National Geographic Geographer Juan José Valdés calls the changes in the map of Arctic ice in the 10th edition of the National Geographic Atlas of the World, "the biggest visible change other than the breakup of the U.S.S.R."
Jun 12, 2014 National Geographic
While we won't live to see it, humanity's carbon emissions could one day melt all of the ice on Earth. National Geographic's interactive map shows how the world's coastlines would change when sea levels rise 216 feet. Say goodbye to Florida.
Nov 8, 2013 National Geographic
Mexico City's emergence as a "commuter's paradise" due to a focus on people and places, rather than cars and driving, has earned the city this year's Sustainable Transport Award from the Institute for Transportation and Development Policy (ITDP).
Jan 18, 2013 National Geographic
Ethiopia is planning to construct a large hydroelectric dam on the Nile River to supply power for itself and neighboring countries.
Aug 10, 2011 National Geographic
Lawmakers are likely to consider a controversial plan this summer to remove a series of dams on the Klamath River to help restore endangered salmon populations.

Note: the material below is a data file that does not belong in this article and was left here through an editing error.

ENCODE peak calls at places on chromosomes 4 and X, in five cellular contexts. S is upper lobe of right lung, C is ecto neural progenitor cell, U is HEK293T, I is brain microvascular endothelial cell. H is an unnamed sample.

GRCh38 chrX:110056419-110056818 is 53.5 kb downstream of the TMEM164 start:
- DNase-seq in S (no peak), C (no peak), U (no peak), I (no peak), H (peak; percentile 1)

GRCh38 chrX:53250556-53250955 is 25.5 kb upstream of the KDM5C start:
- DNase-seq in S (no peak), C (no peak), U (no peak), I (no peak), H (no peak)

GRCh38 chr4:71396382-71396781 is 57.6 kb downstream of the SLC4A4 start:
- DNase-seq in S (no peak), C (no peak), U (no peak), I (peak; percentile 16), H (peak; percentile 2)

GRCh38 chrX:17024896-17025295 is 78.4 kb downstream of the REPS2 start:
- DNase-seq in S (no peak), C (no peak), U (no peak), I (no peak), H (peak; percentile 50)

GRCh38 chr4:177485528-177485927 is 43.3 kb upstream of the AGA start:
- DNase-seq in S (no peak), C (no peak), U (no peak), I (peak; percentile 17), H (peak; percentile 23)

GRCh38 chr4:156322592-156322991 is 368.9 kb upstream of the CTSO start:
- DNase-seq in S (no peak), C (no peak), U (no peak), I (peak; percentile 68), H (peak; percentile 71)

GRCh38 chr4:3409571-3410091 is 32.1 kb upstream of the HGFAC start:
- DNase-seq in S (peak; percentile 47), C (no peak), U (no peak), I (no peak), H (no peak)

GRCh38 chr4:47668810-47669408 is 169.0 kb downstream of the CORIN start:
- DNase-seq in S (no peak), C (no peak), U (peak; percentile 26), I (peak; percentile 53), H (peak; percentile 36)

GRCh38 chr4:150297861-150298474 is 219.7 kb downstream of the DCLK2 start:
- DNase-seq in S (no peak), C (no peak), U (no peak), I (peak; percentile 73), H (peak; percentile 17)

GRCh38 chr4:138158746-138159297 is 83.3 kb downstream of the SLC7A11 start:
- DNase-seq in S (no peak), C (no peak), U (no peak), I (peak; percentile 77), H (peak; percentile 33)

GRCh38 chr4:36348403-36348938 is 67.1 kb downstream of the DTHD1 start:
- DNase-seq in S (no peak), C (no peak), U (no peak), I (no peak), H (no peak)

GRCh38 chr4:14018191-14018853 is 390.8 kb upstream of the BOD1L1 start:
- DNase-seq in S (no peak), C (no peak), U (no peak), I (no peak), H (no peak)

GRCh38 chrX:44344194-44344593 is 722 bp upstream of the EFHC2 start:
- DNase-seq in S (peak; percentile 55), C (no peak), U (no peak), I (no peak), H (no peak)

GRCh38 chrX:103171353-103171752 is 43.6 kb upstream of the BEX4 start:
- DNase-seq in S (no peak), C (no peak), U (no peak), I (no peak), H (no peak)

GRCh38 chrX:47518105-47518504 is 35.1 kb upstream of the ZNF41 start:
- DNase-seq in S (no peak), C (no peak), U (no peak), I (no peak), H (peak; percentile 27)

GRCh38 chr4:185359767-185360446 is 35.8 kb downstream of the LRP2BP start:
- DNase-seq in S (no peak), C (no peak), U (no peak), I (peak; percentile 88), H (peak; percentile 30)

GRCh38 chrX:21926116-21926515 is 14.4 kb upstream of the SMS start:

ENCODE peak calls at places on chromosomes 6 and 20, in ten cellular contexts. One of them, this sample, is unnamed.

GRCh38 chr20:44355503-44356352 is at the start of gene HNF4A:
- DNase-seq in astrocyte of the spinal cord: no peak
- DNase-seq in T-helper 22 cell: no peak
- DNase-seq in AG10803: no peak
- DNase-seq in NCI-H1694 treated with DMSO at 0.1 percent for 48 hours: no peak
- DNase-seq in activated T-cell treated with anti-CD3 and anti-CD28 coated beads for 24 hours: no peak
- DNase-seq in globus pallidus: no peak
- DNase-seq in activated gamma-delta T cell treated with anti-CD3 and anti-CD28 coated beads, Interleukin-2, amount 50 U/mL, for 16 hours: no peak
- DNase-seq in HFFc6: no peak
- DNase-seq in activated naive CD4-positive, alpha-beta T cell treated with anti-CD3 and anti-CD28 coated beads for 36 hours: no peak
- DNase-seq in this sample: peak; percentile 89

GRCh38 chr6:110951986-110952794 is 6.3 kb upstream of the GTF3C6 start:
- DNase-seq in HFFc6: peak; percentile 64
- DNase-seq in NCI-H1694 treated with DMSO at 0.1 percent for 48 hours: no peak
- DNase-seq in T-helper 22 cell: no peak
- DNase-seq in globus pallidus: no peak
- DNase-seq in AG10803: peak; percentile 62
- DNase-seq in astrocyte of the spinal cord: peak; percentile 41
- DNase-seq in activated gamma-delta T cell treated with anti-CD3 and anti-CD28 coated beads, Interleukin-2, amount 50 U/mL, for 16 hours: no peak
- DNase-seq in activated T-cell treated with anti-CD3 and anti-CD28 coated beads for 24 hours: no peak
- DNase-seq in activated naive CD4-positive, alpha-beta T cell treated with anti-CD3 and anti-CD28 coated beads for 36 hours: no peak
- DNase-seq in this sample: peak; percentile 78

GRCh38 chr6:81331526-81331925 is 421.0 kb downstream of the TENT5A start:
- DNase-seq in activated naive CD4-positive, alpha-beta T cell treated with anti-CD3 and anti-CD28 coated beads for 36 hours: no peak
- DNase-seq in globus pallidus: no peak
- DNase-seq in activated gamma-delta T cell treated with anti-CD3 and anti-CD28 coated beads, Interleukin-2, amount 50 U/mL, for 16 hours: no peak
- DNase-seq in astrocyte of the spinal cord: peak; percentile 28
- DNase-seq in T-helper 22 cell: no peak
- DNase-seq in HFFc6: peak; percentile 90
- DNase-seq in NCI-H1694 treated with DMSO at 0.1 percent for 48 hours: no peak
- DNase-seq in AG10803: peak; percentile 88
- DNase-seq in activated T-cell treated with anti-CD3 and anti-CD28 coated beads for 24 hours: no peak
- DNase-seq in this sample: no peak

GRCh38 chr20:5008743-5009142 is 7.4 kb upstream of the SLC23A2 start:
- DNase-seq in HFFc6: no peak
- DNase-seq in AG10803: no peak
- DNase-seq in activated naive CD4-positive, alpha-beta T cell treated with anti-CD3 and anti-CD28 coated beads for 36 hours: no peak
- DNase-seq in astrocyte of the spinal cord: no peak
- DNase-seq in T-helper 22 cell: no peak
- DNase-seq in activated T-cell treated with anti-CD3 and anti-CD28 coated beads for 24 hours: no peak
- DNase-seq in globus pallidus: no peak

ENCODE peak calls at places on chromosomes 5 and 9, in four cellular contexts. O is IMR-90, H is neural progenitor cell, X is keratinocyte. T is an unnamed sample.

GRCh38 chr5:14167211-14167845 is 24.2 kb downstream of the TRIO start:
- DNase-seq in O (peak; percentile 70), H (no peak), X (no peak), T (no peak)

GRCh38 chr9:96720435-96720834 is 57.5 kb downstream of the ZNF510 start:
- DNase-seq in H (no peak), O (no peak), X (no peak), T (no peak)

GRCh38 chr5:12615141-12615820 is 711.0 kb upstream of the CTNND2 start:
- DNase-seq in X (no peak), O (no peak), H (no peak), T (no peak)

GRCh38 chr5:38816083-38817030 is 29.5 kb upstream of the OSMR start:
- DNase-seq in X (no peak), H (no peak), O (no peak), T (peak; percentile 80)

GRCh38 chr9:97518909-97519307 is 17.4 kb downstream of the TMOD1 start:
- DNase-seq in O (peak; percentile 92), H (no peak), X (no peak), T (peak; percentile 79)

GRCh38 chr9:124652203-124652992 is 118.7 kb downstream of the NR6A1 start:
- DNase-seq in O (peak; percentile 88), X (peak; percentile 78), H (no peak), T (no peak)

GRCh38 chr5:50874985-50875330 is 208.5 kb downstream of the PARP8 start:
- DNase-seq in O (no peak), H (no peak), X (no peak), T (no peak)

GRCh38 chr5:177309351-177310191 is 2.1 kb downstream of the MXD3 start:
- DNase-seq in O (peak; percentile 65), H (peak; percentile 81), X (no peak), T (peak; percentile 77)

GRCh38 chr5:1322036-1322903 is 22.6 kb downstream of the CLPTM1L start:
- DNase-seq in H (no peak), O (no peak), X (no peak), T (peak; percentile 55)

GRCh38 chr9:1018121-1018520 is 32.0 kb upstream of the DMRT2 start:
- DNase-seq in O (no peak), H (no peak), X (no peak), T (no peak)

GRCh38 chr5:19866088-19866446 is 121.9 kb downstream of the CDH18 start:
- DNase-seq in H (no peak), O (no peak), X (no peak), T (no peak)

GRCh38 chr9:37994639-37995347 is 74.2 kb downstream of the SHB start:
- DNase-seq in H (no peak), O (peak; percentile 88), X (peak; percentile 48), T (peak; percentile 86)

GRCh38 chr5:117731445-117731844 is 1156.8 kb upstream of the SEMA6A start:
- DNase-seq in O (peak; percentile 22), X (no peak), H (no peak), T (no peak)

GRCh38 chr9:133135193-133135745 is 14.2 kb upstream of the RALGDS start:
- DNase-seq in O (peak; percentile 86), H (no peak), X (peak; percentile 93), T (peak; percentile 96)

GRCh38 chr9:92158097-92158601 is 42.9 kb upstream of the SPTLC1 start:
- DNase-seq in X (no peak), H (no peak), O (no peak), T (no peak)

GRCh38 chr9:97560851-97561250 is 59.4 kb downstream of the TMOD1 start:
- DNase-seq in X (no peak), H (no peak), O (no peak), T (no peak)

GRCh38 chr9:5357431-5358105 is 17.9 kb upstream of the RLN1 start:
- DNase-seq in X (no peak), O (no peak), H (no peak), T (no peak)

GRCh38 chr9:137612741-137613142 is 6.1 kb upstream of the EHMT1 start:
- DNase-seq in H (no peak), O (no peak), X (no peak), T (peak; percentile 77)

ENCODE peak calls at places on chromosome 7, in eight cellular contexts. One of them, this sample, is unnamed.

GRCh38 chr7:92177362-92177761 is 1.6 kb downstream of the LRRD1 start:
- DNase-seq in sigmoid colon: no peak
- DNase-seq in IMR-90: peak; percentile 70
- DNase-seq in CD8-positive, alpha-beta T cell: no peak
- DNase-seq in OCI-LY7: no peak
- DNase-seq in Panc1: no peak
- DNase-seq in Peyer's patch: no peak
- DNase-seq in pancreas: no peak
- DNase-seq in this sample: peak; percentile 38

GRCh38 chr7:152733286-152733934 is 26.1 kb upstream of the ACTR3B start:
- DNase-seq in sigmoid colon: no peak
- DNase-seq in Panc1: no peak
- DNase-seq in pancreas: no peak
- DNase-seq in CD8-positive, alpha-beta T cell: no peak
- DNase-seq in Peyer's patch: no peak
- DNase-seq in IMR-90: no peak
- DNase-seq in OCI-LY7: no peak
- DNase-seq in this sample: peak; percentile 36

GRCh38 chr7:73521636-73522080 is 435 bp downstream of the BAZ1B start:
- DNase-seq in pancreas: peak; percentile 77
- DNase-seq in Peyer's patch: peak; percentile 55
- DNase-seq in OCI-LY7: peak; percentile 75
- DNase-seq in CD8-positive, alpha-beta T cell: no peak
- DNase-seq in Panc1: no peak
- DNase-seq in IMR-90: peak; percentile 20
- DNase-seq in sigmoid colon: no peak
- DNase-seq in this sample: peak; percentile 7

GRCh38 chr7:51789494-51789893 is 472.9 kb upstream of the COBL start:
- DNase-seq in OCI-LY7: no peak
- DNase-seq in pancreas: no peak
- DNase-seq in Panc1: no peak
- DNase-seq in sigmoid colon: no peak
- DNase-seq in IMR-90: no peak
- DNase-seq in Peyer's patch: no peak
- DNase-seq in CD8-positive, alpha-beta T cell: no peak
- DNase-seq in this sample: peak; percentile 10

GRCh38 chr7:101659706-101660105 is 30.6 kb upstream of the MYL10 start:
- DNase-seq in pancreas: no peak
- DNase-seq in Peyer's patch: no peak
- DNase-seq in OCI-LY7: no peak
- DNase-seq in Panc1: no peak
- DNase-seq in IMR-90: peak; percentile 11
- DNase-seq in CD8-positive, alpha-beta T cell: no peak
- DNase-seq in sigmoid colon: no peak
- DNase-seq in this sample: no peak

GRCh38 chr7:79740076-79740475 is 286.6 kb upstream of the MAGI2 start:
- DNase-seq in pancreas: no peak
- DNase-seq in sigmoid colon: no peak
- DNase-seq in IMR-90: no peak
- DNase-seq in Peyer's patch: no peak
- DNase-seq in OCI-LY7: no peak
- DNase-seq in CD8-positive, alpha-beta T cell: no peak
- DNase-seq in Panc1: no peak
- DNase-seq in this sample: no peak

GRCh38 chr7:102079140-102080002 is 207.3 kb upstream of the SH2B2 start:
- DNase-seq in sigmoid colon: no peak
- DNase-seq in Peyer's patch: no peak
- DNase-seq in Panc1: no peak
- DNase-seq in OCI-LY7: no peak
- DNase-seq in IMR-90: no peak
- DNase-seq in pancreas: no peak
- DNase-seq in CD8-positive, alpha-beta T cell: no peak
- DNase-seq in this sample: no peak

Aug 1, 2011 National Geographic
Cities plan to cut off individual parking garages is a gamble, says Josie Garthwaite in National Geographic -- yet making it impossible to park is one of the few yet most effective tools that reduces driving.
Jul 20, 2011 National Geographic
This collection of city profiles looks at cities around the world that are making major improvements to the way they handle and provide water.
Mar 24, 2011 National Geographic
The mark of human civilization will last long after humans go extinct, according to this article looking at the anthropocene, or the age of humankind.
Feb 22, 2011 National Geographic
Construction is nearing completion on the longest railway tunnel in the world.
Feb 21, 2011 National Geographic
The small town of Perugia, Italy has left its traffic worries behind by implementing various driving restrictions and transportation solutions like escalators and a "minimetro".
Feb 3, 2011 National Geographic